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    • Statisticians and Statistical Organizations How to Be Successful in Today’s World? Ronald D. Snee Snee Associates With Significant Contributions from Roger W. Hoerl, General Electric 2009 Quality and Productivity Research Conference IBM T. J. Watson Research Center Yorktown Heights, NY June 3-5, 2009
    • Abstract
      • The statistics profession is at a critical point in its history and has been for some time. The May 2008 Technometrics article, “Future of Industrial Statistics”, summarized many of the major issues. Two key drivers are global competition and the rapid growth of information technology. The old model for the use of statistical thinking and methods in business and industry, which has been around for at least 50 years, does not work in today’s business environment. This presentation begins with a brief summary of the current state of the profession and then moves quickly to a focus on what statistical organizations and statisticians as individuals need to do to effectively deal with the new environment. The focus is on strategies and approaches that have been found to work. Several case studies will be presented to illustrate the “new model” and the needed changes.
      • Today’s Realities
        • We Need to Change our Thinking
      • What Should Statisticians be Doing?
        • Helping Our Organizations Succeed
        • Focus on Statistical Engineering
        • “ Embedding” Statistical Tools in Work Processes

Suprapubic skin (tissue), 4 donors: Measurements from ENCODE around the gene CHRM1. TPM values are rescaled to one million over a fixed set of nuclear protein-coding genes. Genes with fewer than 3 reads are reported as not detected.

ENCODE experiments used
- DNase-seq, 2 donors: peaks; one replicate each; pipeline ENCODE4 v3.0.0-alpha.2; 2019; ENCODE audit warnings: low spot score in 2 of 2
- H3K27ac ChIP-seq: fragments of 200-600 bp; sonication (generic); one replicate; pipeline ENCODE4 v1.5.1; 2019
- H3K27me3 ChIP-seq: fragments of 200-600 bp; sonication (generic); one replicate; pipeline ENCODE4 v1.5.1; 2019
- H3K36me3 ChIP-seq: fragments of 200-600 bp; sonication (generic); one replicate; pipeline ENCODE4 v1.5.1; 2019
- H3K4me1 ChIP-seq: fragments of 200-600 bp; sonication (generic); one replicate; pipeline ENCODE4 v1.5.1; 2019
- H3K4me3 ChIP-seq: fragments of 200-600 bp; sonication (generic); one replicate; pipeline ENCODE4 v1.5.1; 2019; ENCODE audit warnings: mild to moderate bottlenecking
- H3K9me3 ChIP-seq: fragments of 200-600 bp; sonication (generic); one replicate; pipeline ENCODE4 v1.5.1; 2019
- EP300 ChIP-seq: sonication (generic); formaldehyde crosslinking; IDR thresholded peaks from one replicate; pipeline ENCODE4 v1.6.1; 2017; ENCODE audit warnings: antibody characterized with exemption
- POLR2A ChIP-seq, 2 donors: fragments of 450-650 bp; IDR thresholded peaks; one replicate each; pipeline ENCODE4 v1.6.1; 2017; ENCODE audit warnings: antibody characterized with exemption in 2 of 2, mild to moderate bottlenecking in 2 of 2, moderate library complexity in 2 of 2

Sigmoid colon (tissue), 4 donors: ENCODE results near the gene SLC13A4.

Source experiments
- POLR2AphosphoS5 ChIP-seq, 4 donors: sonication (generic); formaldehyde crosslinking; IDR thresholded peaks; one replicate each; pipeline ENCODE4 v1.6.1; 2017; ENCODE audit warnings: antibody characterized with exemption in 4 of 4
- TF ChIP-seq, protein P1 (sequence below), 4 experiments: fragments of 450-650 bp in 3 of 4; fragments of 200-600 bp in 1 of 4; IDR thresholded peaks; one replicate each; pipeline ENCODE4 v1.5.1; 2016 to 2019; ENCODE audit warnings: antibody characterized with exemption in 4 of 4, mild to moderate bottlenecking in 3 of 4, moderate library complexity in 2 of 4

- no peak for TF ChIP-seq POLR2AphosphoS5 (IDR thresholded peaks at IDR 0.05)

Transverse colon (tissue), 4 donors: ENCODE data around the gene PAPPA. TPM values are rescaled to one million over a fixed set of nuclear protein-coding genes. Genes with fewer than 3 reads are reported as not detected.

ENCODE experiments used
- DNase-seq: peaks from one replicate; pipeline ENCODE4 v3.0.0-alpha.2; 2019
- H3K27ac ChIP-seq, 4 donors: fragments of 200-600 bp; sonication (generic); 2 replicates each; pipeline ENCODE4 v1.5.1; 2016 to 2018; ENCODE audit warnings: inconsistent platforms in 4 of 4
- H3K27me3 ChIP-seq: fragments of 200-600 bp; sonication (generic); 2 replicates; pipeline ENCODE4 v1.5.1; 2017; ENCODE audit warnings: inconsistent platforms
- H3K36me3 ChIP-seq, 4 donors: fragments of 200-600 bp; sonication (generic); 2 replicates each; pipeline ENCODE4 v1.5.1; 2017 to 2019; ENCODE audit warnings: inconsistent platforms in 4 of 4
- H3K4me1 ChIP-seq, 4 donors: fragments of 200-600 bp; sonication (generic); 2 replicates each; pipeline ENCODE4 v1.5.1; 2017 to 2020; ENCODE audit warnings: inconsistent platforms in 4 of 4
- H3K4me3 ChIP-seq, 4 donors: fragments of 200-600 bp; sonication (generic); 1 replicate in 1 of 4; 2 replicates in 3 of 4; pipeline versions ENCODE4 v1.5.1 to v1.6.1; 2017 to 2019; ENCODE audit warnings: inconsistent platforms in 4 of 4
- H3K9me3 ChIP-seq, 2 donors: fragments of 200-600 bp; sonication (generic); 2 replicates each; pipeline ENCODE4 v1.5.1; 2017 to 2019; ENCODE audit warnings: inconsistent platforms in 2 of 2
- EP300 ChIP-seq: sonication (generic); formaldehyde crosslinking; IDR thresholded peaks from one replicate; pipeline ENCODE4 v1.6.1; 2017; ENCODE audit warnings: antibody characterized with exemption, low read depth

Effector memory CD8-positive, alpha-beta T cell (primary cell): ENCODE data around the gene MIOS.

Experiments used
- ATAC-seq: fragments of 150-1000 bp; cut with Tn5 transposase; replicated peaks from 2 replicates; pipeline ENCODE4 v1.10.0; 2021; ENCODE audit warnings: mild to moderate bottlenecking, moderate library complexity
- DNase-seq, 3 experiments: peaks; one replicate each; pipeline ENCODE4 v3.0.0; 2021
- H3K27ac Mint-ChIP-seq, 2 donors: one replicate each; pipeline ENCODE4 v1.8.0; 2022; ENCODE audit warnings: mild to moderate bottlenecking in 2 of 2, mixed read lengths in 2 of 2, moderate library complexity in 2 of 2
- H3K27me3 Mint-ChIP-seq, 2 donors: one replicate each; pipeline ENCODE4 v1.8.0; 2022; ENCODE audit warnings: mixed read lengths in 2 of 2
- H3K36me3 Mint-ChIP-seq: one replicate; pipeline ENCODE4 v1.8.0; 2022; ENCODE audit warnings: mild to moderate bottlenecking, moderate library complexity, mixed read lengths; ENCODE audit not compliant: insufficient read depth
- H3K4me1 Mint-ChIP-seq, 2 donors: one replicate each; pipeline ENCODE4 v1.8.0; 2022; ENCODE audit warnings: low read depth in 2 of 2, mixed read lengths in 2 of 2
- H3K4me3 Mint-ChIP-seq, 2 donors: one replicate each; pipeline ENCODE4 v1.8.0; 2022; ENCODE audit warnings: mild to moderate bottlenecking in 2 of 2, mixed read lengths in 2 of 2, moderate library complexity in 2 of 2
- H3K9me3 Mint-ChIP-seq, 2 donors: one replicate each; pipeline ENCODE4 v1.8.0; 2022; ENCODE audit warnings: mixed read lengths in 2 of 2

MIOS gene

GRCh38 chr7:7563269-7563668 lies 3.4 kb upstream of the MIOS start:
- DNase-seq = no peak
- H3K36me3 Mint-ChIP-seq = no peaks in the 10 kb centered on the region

• Summary
      Agenda
    • Today’s Realities
      • Profession appears to be at a crucial point in its history
      • Recent Technometrics article and blog highlight major issues we must deal with going forward
        • “ Future of Industrial Statistics: A Panel Discussion”
      • ASQ Stat Division Newsletter article by Vijay Nair
        • Disconnect between academic research and practice
      • We haven’t fundamentally modernized the “model” for applied statistics since the 1950’s
        • Pure science versus statistics as an engineering discipline?
      • Leadership is lacking and desperately needed
        • No evidence that we have critical mass to change
    • How Should We Respond?
      • Jump in “fox holes” and wait for the crisis to blow over
      • Argue against globalization
      • Understand the fundamental changes in our environment,
        • Embrace them
        • Adapt to them
        • Take advantage of them
      • Understanding today’s environment will help us understand the future of statisticians and statistical organizations
      The Choice is Yours “ Survival Isn’t Mandatory” W. E. Deming
    • Expanding World of Statistics The Profession Has Responded
      • Launching of Sputnik by the Soviet Union:
        • Created the need for design of experiments and other statistical methods in research and development
      • Food, Drug and Cosmetics Act created the need for statisticians in the pharmaceutical industry
      • Clean Air Act and the Environmental Protection Agency created the need for environmetrics and the use of statistics in solving environmental problems
      • Global Competition and Information Technology creates need for improvement
      Needs of Employers and Society Define the Roles and Uses of Statistics
    • Expanding Role of Statisticians
      • Consult on other people’s projects
      • Perform routine analyses if needed
      • Teach statistical tools
      • Work with technical people
      • Narrow expertise and accountability
      • “ Benign neglect”
      • Lead or collaborate on our own projects